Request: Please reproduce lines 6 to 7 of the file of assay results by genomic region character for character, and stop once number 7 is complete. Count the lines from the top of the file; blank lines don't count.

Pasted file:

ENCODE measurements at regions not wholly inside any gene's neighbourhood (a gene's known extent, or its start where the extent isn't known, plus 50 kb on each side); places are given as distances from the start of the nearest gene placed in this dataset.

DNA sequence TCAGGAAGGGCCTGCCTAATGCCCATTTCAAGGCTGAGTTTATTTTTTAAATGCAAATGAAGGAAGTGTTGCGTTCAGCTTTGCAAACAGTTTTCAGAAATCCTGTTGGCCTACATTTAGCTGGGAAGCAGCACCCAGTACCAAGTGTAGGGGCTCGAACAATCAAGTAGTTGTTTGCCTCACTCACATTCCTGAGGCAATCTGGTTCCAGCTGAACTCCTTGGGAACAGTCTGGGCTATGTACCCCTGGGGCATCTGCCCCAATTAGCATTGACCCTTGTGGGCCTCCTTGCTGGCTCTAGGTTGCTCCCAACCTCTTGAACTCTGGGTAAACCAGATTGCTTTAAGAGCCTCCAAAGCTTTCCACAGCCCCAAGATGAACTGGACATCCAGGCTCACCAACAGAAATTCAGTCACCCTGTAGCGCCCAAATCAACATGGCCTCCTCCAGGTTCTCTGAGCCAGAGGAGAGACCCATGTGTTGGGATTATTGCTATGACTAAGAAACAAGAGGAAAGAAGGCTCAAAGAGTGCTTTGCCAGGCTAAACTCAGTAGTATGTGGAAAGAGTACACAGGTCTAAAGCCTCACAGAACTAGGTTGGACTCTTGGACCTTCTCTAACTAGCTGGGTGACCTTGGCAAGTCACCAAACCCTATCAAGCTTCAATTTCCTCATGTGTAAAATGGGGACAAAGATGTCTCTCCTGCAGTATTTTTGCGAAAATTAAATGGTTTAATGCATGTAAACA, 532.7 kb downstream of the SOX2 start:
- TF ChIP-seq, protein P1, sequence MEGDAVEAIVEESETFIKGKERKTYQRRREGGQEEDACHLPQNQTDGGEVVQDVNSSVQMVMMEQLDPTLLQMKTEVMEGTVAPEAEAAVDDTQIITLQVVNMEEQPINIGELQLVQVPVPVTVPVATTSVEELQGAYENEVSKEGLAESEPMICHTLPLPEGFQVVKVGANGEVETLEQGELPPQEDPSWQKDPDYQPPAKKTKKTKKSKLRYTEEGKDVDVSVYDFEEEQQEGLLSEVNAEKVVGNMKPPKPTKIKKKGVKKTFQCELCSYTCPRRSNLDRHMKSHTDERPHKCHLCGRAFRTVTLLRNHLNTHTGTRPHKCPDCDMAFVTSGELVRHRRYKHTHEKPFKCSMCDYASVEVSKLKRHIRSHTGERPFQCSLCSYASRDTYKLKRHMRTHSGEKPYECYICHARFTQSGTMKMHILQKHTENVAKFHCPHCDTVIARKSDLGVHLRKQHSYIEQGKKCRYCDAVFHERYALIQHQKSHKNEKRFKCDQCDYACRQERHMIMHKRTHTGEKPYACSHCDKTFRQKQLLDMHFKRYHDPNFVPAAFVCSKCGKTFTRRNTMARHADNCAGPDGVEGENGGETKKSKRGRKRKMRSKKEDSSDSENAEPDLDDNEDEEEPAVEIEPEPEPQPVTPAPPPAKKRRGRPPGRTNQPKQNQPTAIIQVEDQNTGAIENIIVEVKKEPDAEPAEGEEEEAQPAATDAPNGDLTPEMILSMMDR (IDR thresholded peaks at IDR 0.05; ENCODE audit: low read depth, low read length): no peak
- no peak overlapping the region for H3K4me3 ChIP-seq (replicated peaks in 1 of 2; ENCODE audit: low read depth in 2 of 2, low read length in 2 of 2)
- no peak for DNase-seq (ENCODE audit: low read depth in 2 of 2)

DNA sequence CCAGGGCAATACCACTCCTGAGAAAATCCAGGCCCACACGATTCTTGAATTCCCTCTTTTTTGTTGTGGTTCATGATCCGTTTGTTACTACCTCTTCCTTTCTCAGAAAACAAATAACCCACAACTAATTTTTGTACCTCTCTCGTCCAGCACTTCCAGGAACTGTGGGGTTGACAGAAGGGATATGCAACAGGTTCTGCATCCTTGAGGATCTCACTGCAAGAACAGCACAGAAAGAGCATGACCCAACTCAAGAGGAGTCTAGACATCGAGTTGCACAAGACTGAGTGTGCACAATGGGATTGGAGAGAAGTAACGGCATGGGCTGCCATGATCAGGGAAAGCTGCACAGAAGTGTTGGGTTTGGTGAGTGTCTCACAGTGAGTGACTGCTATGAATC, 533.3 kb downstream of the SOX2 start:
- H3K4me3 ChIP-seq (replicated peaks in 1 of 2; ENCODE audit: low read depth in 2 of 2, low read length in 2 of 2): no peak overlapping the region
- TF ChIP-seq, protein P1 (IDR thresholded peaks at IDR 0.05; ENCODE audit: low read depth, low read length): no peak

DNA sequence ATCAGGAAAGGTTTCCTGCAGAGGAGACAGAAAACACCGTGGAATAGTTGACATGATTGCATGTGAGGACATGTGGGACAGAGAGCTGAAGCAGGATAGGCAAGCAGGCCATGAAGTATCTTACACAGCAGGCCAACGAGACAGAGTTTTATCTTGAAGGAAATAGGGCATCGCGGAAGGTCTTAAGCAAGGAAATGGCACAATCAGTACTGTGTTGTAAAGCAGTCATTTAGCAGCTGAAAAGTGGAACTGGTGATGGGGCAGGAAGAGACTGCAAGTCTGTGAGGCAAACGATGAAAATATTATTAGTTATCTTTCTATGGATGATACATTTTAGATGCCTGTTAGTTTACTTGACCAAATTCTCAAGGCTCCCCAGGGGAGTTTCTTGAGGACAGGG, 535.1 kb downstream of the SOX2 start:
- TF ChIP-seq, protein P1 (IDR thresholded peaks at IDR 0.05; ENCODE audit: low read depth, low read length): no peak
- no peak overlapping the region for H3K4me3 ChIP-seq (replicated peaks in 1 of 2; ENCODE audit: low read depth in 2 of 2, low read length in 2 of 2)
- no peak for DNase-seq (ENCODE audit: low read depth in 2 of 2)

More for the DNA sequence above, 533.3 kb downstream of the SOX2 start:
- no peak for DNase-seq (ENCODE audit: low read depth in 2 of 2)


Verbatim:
DNA sequence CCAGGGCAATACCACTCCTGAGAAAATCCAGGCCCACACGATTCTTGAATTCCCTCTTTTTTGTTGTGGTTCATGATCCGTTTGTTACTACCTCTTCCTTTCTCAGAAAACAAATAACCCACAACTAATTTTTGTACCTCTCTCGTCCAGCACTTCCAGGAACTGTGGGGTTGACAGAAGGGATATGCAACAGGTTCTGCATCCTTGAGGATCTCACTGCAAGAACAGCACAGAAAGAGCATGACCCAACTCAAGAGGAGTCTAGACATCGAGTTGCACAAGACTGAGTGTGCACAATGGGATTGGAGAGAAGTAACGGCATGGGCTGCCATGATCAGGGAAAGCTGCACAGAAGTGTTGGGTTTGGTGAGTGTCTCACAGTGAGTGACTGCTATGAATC, 533.3 kb downstream of the SOX2 start:
- H3K4me3 ChIP-seq (replicated peaks in 1 of 2; ENCODE audit: low read depth in 2 of 2, low read length in 2 of 2): no peak overlapping the region